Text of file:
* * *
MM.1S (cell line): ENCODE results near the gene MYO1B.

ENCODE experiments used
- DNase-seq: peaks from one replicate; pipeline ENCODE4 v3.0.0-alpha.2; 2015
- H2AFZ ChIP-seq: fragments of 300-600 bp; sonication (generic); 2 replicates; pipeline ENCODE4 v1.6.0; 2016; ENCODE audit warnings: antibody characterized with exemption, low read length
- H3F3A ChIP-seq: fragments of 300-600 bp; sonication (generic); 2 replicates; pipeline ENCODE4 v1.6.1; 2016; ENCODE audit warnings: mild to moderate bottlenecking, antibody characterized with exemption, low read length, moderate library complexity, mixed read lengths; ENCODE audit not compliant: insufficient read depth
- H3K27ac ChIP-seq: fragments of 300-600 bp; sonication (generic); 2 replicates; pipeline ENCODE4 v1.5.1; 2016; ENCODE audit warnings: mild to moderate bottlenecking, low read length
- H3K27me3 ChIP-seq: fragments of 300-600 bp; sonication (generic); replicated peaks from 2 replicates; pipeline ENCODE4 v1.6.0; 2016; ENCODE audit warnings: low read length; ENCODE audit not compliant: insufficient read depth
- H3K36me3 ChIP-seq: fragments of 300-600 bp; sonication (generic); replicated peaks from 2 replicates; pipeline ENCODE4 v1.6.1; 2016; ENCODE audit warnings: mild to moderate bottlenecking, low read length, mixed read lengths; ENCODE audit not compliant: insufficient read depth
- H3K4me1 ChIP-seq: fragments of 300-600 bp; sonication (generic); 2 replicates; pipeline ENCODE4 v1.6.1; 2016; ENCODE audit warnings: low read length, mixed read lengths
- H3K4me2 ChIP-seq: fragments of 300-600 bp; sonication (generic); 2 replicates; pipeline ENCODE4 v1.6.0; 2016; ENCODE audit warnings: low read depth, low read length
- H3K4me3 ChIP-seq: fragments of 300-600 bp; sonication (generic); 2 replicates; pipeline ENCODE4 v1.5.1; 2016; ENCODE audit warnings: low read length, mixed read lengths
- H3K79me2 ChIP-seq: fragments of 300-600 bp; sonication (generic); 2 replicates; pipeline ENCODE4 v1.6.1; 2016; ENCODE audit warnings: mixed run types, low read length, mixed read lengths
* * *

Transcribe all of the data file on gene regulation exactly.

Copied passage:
MM.1S (cell line): ENCODE results near the gene MYO1B.

ENCODE experiments used
- DNase-seq: peaks from one replicate; pipeline ENCODE4 v3.0.0-alpha.2; 2015
- H2AFZ ChIP-seq: fragments of 300-600 bp; sonication (generic); 2 replicates; pipeline ENCODE4 v1.6.0; 2016; ENCODE audit warnings: antibody characterized with exemption, low read length
- H3F3A ChIP-seq: fragments of 300-600 bp; sonication (generic); 2 replicates; pipeline ENCODE4 v1.6.1; 2016; ENCODE audit warnings: mild to moderate bottlenecking, antibody characterized with exemption, low read length, moderate library complexity, mixed read lengths; ENCODE audit not compliant: insufficient read depth
- H3K27ac ChIP-seq: fragments of 300-600 bp; sonication (generic); 2 replicates; pipeline ENCODE4 v1.5.1; 2016; ENCODE audit warnings: mild to moderate bottlenecking, low read length
- H3K27me3 ChIP-seq: fragments of 300-600 bp; sonication (generic); replicated peaks from 2 replicates; pipeline ENCODE4 v1.6.0; 2016; ENCODE audit warnings: low read length; ENCODE audit not compliant: insufficient read depth
- H3K36me3 ChIP-seq: fragments of 300-600 bp; sonication (generic); replicated peaks from 2 replicates; pipeline ENCODE4 v1.6.1; 2016; ENCODE audit warnings: mild to moderate bottlenecking, low read length, mixed read lengths; ENCODE audit not compliant: insufficient read depth
- H3K4me1 ChIP-seq: fragments of 300-600 bp; sonication (generic); 2 replicates; pipeline ENCODE4 v1.6.1; 2016; ENCODE audit warnings: low read length, mixed read lengths
- H3K4me2 ChIP-seq: fragments of 300-600 bp; sonication (generic); 2 replicates; pipeline ENCODE4 v1.6.0; 2016; ENCODE audit warnings: low read depth, low read length
- H3K4me3 ChIP-seq: fragments of 300-600 bp; sonication (generic); 2 replicates; pipeline ENCODE4 v1.5.1; 2016; ENCODE audit warnings: low read length, mixed read lengths
- H3K79me2 ChIP-seq: fragments of 300-600 bp; sonication (generic); 2 replicates; pipeline ENCODE4 v1.6.1; 2016; ENCODE audit warnings: mixed run types, low read length, mixed read lengths